Which People Have Highest Odds of Quitting Drinking?
People with serious drinking problems may have overlapping symptoms of alcohol abuse and alcoholism, symptoms related only to non-addicted abuse or symptoms related only to alcoholism. After trying to quit, many of these individuals experience a short- or long-term relapse back into active alcohol consumption. In a study published in June 2014 in the journal Drug and Alcohol Dependence, a team of American and Spanish researchers used data gathered from a large-scale U.S. project called the National Epidemiologic Survey on Alcohol and Related Conditions (NESARC) to determine if it’s possible to predict which people affected by alcohol abuse and/or alcoholism have the highest chances of trying to quit drinking and successfully establishing drinking abstinence.
Alcohol Abuse and Alcoholism
Traditionally, doctors and researchers have considered physical dependence and alcoholism to be distinct from a dysfunctional pattern of behavior associated with non-dependent alcohol abuse. However, in reality, symptoms of each condition commonly appear together in one form or another in the same person. In response to the growing scientific consensus supporting this reality, the American Psychiatric Association (which has long defined the terms for diagnosing substance-related problems in the U.S.) eliminated separate diagnoses for alcohol abuse and alcoholism in May 2013. In their place, the organization introduced a diagnosis called alcohol use disorder, which includes all relevant symptoms for alcohol abuse and alcoholism. In addition to establishing the minimum criteria for identifying serious problems with alcohol, this new diagnosis allows doctors to count the number of symptoms present in order to determine the severity of the disorder in each affected individual.
A person affected by alcohol abuse and/or alcoholism can’t stop drinking without experiencing serious aftereffects. Instead, he or she must begin by going through a period of detoxification where alcohol leaves the brain and body. In cases where an individual is minimally or moderately impacted by alcohol use disorder, the detox process can present a serious challenge to a sense of physical and mental well-being. However, in individuals with severe cases of the disorder, alcohol detoxification can produce major or even life-threatening side effects. Regardless of the severity of their condition, essentially all people affected by alcoholism symptoms go through a period of withdrawal when they first stop drinking and go through detoxification. In addition, people affected the symptoms of alcoholism and/or alcohol abuse must deal with the continuing presence of social and environmental triggers that they have come to associate with alcohol intake. Separately or in combination, withdrawal symptoms and drinking cues can promote ongoing cravings for alcohol consumption and lead to the onset of a relapse.
Predicting the Odds of Success
In the study published in Drug and Alcohol Dependence, researchers from the New York State Psychiatric Institute and Spain’s University of Oviedo analyzed the data from the National Epidemiologic Survey, a federal project conducted across the U.S. in two phases in the early 2000s, in order to determine how many people with alcohol use disorder tried to stop drinking over a period of three years. The researchers used the same data to determine how many people succeeded. In addition, they used the NESARC data to see if it’s possible to predict which people with the disorder will try to quit drinking and successfully quit drinking.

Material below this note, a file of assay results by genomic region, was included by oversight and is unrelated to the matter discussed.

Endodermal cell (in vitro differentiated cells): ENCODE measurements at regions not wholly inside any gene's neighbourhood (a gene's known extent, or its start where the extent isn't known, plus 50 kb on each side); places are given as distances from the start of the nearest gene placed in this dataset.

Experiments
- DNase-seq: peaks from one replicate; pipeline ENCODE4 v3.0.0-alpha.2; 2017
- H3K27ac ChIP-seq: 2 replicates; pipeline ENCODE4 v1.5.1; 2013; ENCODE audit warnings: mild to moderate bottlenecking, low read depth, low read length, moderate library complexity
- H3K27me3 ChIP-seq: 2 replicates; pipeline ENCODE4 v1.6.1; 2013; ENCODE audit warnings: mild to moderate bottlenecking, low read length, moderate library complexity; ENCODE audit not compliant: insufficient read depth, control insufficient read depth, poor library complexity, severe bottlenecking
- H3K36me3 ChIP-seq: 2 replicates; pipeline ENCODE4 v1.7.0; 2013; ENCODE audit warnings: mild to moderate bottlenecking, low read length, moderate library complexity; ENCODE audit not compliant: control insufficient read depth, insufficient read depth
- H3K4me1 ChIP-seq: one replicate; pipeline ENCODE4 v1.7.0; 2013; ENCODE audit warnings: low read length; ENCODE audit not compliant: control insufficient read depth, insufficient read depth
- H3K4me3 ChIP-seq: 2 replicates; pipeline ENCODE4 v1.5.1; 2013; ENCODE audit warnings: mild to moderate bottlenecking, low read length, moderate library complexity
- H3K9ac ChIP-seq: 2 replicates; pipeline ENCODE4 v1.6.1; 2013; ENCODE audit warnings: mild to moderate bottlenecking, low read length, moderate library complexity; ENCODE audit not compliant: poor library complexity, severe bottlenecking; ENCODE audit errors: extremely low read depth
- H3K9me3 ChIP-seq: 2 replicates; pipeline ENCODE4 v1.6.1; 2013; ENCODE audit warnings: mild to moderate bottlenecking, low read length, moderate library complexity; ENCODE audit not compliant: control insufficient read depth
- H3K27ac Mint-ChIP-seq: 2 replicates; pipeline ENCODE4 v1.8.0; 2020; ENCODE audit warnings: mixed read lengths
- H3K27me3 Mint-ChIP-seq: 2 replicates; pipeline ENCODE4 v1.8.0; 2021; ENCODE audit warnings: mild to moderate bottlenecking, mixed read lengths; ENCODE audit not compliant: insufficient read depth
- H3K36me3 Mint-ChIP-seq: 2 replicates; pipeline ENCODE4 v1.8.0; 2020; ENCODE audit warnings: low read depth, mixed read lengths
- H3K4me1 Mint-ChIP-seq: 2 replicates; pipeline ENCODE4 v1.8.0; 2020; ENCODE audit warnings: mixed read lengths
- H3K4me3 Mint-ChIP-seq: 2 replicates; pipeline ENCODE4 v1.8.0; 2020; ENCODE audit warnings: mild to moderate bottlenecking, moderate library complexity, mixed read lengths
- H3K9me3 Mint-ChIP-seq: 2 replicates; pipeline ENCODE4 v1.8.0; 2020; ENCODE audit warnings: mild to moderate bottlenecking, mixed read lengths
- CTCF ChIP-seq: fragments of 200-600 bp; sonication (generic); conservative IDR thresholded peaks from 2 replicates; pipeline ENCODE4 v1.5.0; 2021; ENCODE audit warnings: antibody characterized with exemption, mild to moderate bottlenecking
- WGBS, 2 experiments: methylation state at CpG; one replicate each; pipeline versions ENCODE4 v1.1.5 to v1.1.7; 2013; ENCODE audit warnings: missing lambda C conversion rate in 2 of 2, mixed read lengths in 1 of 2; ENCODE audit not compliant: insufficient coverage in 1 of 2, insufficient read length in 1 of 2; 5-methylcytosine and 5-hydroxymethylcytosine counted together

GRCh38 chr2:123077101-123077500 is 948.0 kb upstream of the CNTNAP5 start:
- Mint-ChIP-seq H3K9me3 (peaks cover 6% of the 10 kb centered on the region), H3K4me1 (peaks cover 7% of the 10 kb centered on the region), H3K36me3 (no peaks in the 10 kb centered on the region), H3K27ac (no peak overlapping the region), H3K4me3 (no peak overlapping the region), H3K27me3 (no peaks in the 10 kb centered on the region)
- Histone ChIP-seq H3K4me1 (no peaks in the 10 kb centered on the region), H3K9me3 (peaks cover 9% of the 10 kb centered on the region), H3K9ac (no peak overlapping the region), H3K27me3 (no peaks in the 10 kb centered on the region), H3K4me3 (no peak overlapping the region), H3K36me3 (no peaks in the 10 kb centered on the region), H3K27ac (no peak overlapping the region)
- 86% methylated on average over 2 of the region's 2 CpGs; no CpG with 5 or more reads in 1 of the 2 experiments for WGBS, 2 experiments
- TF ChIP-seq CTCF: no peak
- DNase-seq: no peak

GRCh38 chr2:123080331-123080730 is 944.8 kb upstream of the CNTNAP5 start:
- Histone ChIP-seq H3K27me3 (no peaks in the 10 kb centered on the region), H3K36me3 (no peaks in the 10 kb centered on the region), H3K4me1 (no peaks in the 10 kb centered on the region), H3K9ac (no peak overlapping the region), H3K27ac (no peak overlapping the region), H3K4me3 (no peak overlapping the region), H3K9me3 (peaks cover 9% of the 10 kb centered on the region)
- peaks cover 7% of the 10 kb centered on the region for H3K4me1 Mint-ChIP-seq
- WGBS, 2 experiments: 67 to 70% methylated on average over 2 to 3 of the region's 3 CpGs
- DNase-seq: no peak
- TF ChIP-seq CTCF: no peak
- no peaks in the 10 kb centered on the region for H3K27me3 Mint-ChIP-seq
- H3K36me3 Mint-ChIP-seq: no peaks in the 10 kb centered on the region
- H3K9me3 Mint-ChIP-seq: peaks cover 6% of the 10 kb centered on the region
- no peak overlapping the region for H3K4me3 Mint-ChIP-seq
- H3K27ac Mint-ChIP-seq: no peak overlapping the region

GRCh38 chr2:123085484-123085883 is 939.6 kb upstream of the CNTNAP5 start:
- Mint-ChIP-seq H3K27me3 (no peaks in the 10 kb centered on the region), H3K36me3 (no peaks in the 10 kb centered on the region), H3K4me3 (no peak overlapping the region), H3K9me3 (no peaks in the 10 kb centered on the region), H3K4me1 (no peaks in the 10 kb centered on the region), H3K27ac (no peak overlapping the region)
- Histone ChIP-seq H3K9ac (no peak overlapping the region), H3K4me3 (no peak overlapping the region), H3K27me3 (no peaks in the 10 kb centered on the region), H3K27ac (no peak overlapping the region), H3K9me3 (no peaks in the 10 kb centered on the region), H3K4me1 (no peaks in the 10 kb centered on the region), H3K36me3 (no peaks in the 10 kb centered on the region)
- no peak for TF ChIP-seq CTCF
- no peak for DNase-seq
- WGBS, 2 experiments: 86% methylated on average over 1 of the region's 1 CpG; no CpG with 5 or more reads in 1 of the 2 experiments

The researchers concluded that, during the three-year period bracketed by the two phases of NESARC, roughly 18 percent of the survey participants affected primarily by alcoholism tried to quit drinking. The quit-attempt rate among the participants affected primarily by alcohol abuse was about 10 percent. Approximately 30 percent of the alcoholism-impacted individuals who tried to quit succeeded in their attempts. In contrast, the success rate among the alcohol abuse-impacted individuals who tried to quit was roughly 38 percent.
The researchers determined that several factors increase the likelihood that a person affected by alcoholism and/or alcohol abuse will try to quit drinking. These factors include being unmarried, having a relatively low economic standing, being below the age of 40, having a relatively large number of alcoholism symptoms and having simultaneously occurring problems with a diagnosable mental illness. The researchers also determined that several factors help predict which alcohol abuse-impacted people who try to quit drinking will find success. These factors include being a woman, being over the age of 40 and having a spouse.
The study’s authors note that, paradoxically, some of the factors that predict a likelihood of one trying to stop drinking are essentially opposite of some of the factors that predict success in quitting drinking. Unfortunately, they concluded that this curious situation likely means that some of the factors that increase an individual’s desire to stop drinking may actually diminish his or her capacity for halting alcohol use. However, the authors believe that their findings can help future researchers develop improved treatments for alcohol abuse/alcoholism.